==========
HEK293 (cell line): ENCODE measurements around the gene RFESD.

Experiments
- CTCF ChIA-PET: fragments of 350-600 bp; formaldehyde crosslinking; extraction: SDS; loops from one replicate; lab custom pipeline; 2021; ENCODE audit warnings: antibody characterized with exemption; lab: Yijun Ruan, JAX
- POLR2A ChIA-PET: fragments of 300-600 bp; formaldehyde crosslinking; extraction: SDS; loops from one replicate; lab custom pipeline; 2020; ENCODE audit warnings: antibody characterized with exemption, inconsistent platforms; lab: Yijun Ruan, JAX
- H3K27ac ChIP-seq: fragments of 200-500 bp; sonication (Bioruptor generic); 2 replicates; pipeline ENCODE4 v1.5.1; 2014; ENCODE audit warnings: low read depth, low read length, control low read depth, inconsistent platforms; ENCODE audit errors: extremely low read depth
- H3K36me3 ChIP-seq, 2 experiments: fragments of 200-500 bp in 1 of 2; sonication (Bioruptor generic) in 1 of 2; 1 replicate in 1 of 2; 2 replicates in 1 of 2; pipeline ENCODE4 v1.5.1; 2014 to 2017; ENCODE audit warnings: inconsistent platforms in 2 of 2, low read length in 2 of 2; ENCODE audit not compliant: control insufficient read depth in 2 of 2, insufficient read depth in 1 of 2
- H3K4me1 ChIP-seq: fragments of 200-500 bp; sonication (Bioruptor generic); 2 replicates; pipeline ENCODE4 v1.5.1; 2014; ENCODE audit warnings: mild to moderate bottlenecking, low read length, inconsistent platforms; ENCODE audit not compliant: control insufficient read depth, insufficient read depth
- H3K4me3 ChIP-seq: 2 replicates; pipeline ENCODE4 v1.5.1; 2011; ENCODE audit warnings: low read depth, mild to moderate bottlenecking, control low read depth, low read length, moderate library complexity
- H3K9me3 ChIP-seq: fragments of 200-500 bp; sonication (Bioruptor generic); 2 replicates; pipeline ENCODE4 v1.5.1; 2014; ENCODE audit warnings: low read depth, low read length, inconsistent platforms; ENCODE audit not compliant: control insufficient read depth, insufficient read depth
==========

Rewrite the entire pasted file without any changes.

HEK293 (cell line): ENCODE measurements around the gene RFESD.

Experiments
- CTCF ChIA-PET: fragments of 350-600 bp; formaldehyde crosslinking; extraction: SDS; loops from one replicate; lab custom pipeline; 2021; ENCODE audit warnings: antibody characterized with exemption; lab: Yijun Ruan, JAX
- POLR2A ChIA-PET: fragments of 300-600 bp; formaldehyde crosslinking; extraction: SDS; loops from one replicate; lab custom pipeline; 2020; ENCODE audit warnings: antibody characterized with exemption, inconsistent platforms; lab: Yijun Ruan, JAX
- H3K27ac ChIP-seq: fragments of 200-500 bp; sonication (Bioruptor generic); 2 replicates; pipeline ENCODE4 v1.5.1; 2014; ENCODE audit warnings: low read depth, low read length, control low read depth, inconsistent platforms; ENCODE audit errors: extremely low read depth
- H3K36me3 ChIP-seq, 2 experiments: fragments of 200-500 bp in 1 of 2; sonication (Bioruptor generic) in 1 of 2; 1 replicate in 1 of 2; 2 replicates in 1 of 2; pipeline ENCODE4 v1.5.1; 2014 to 2017; ENCODE audit warnings: inconsistent platforms in 2 of 2, low read length in 2 of 2; ENCODE audit not compliant: control insufficient read depth in 2 of 2, insufficient read depth in 1 of 2
- H3K4me1 ChIP-seq: fragments of 200-500 bp; sonication (Bioruptor generic); 2 replicates; pipeline ENCODE4 v1.5.1; 2014; ENCODE audit warnings: mild to moderate bottlenecking, low read length, inconsistent platforms; ENCODE audit not compliant: control insufficient read depth, insufficient read depth
- H3K4me3 ChIP-seq: 2 replicates; pipeline ENCODE4 v1.5.1; 2011; ENCODE audit warnings: low read depth, mild to moderate bottlenecking, control low read depth, low read length, moderate library complexity
- H3K9me3 ChIP-seq: fragments of 200-500 bp; sonication (Bioruptor generic); 2 replicates; pipeline ENCODE4 v1.5.1; 2014; ENCODE audit warnings: low read depth, low read length, inconsistent platforms; ENCODE audit not compliant: control insufficient read depth, insufficient read depth